As we explore this week how to deal with difficult people, patience comes to my mind. Yet, when we hear the word “patience”, we may subconsciously think that it only applies to wimps. We are in a society that does not necessarily praise patience, but tends to cheer us on as we roar into battle. We have all heard the phrase “patience is a virtue”. It is a term that has stood the test of time. There must be a reason for such — perhaps, because it is true.
Patience requires particular skill and spiritual evolution. Often falsely associated with passivity and resignation, patience provides a quiet power that helps us avoid getting caught up in life’s dramas. It helps us see that behind the intensity of our experiences, there are eternal truths at play. It helps us to not take things so personally, and see more fully into what is really going on beyond our reactive ego.
Patience, however, is not easily cultivated and often grows through adversity. When we feel like life is a battering ram directed straight at our hearts and things are just not going our way, we are called to soften, surrender and cultivate patience. When we get all out of sorts because life throws us curve balls, we inevitably suffer. Our reactions add fuel to an already raging fire. Patience helps quell any excess heat and keeps our hearts warm and open, while our minds remain cool and calm. With this internal balance, we can meet the present moment more fully.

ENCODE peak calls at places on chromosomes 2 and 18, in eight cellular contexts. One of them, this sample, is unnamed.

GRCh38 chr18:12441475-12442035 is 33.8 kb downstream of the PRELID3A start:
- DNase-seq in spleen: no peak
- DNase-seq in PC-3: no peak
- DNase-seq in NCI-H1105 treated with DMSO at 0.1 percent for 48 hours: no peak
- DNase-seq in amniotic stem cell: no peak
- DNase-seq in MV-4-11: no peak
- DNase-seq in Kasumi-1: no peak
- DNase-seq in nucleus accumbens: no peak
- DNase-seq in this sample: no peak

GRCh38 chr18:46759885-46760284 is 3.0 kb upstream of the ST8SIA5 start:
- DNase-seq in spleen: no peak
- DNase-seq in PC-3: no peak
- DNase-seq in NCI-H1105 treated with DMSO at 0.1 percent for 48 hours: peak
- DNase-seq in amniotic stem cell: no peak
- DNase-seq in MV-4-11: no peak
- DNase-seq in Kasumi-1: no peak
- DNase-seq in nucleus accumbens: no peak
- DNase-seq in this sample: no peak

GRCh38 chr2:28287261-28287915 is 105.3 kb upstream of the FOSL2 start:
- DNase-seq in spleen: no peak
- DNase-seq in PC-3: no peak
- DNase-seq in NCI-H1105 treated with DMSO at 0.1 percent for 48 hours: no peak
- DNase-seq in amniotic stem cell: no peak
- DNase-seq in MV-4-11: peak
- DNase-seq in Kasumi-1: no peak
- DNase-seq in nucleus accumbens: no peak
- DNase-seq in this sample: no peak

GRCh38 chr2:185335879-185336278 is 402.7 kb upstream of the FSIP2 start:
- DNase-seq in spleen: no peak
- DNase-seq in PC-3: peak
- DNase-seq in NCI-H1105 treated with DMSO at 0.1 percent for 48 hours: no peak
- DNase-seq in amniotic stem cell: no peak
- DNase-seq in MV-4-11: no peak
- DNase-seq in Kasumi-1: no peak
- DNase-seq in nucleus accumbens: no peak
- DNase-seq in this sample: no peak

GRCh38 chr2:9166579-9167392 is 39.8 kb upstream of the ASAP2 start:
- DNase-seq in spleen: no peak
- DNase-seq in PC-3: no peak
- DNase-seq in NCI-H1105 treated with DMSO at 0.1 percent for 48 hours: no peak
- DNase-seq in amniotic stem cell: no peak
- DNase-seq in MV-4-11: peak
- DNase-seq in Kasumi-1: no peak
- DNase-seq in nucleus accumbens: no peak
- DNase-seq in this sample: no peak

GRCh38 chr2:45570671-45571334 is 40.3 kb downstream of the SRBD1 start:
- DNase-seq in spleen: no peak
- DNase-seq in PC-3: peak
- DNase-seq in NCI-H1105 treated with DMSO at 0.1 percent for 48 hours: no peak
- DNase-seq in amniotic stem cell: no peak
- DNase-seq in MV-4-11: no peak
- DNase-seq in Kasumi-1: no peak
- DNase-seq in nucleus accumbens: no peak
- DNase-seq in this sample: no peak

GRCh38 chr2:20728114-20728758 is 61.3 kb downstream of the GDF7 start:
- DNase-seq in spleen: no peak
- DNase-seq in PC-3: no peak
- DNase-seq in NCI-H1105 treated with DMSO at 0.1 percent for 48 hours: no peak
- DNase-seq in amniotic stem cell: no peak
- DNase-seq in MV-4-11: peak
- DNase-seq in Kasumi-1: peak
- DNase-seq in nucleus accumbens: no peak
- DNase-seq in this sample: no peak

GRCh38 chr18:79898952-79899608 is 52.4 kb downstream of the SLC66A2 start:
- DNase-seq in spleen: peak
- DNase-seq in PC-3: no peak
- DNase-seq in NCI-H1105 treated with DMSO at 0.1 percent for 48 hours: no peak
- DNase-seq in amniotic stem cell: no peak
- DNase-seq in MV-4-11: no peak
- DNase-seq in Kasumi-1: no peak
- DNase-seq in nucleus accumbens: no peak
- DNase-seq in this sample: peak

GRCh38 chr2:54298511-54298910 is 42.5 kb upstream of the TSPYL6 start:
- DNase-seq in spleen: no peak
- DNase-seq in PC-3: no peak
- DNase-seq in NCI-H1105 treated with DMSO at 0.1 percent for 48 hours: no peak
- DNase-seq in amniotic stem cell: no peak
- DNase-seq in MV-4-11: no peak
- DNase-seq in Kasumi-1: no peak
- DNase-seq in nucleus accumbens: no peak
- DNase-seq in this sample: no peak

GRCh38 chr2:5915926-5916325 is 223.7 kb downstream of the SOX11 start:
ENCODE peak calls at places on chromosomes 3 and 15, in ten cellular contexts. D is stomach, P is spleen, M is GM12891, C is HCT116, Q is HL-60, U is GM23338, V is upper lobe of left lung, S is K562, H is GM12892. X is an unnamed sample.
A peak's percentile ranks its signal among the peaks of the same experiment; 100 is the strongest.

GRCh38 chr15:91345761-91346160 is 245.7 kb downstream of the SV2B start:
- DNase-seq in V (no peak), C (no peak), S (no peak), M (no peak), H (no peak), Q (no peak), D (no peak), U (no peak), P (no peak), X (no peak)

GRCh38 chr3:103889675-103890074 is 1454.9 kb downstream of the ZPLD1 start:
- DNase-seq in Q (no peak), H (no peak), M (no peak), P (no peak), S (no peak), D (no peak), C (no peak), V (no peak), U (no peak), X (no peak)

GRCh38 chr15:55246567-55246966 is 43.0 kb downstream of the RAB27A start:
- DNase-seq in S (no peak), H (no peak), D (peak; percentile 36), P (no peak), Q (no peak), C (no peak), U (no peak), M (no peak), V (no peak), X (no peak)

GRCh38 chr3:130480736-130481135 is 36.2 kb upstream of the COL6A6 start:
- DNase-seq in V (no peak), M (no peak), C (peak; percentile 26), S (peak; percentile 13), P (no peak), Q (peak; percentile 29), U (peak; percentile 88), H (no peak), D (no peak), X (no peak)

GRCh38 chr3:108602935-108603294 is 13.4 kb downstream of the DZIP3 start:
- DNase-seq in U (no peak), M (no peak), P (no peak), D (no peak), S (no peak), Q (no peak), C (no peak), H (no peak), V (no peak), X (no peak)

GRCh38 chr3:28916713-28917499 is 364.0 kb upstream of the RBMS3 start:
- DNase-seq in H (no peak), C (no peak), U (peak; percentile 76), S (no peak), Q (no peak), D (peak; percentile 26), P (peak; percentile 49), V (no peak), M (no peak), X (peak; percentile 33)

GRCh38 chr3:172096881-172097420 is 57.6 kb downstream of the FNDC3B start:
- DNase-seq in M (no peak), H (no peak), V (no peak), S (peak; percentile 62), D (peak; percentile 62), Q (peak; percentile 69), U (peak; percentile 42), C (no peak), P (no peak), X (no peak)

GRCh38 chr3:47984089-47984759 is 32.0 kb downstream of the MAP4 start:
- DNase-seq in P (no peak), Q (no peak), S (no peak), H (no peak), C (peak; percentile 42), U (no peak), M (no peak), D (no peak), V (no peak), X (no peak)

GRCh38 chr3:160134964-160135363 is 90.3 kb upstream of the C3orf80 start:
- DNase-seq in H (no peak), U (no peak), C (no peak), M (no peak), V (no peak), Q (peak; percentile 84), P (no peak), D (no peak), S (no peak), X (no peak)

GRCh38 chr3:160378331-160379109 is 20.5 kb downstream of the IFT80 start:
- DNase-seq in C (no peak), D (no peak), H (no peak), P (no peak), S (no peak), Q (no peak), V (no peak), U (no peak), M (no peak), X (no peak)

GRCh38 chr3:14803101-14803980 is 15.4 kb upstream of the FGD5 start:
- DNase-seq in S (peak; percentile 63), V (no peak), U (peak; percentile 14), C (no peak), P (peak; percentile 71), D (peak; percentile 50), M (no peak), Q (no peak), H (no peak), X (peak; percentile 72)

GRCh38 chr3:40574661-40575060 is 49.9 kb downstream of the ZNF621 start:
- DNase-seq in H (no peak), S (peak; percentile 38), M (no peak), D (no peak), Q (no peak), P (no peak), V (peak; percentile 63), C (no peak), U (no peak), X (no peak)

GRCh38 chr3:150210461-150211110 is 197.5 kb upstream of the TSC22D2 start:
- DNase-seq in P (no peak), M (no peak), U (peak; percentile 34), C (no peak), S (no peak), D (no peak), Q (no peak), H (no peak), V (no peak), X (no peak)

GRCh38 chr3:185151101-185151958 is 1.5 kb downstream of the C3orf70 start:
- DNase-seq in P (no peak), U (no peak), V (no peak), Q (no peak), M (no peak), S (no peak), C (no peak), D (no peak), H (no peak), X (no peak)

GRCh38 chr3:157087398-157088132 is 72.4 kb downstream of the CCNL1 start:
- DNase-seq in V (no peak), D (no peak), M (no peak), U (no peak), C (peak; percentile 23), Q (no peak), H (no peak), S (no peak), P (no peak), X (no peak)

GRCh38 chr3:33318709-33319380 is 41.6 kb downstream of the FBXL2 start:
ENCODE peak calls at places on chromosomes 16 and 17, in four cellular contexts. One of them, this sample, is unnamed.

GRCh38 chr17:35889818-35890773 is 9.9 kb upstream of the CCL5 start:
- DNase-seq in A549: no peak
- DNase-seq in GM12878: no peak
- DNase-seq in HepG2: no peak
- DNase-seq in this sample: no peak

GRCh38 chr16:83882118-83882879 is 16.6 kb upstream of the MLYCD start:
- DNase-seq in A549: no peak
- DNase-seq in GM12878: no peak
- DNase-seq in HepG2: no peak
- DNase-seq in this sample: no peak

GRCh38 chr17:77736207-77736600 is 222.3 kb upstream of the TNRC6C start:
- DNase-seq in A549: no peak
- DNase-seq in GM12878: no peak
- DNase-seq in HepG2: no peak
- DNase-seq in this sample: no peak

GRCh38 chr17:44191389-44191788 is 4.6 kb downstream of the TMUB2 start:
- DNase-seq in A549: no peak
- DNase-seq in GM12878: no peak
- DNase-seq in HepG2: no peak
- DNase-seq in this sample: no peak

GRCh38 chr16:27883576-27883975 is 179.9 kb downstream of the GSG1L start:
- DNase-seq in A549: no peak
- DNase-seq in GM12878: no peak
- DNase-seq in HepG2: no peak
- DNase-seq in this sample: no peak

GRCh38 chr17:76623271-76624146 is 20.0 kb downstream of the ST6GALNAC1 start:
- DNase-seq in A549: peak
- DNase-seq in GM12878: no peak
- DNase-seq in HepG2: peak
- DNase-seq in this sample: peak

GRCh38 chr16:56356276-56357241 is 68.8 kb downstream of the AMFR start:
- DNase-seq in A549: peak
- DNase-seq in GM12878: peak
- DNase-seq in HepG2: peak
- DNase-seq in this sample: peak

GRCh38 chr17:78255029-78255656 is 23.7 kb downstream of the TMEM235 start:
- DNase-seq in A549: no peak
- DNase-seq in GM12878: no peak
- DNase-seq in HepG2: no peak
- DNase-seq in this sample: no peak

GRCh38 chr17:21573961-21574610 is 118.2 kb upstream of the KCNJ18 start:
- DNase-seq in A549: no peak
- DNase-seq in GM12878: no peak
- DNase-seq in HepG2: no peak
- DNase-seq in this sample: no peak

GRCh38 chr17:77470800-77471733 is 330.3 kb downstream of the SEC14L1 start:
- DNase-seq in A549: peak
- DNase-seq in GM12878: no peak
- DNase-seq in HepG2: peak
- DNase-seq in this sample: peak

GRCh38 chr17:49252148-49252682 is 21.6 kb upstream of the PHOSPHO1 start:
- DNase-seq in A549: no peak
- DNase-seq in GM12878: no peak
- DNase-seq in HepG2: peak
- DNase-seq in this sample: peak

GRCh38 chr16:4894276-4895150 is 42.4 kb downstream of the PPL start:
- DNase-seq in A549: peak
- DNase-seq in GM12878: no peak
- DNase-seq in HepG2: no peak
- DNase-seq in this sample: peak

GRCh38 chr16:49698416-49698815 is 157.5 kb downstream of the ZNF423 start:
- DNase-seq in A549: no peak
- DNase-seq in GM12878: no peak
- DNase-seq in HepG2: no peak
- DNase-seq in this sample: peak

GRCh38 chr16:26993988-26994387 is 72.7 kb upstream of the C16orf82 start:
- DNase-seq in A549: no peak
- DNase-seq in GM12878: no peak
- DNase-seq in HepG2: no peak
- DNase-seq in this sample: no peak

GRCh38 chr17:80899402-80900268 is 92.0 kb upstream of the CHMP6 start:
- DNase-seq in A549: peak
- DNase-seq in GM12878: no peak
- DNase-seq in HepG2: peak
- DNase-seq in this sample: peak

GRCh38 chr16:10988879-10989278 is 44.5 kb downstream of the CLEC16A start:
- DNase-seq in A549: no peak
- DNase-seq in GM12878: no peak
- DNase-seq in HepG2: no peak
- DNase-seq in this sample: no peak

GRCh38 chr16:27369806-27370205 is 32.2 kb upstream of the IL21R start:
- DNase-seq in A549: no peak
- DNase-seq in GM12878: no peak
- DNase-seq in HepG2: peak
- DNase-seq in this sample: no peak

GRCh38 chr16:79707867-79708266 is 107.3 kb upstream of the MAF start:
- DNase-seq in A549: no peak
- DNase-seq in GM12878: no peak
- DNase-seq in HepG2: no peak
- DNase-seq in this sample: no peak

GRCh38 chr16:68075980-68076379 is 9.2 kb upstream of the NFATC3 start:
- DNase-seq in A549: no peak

The dictionary defines the quality of being patient as “the bearing of provocation, annoyance, misfortune, or pain, without complaint, loss of temper, irritation, or the like; an ability or willingness to suppress restlessness or annoyance when confronted with delay: to have patience with a slow learner; quiet, steady perseverance; even-tempered care; diligence: to work with patience. It is also used to refer to the character trait of being steadfast.”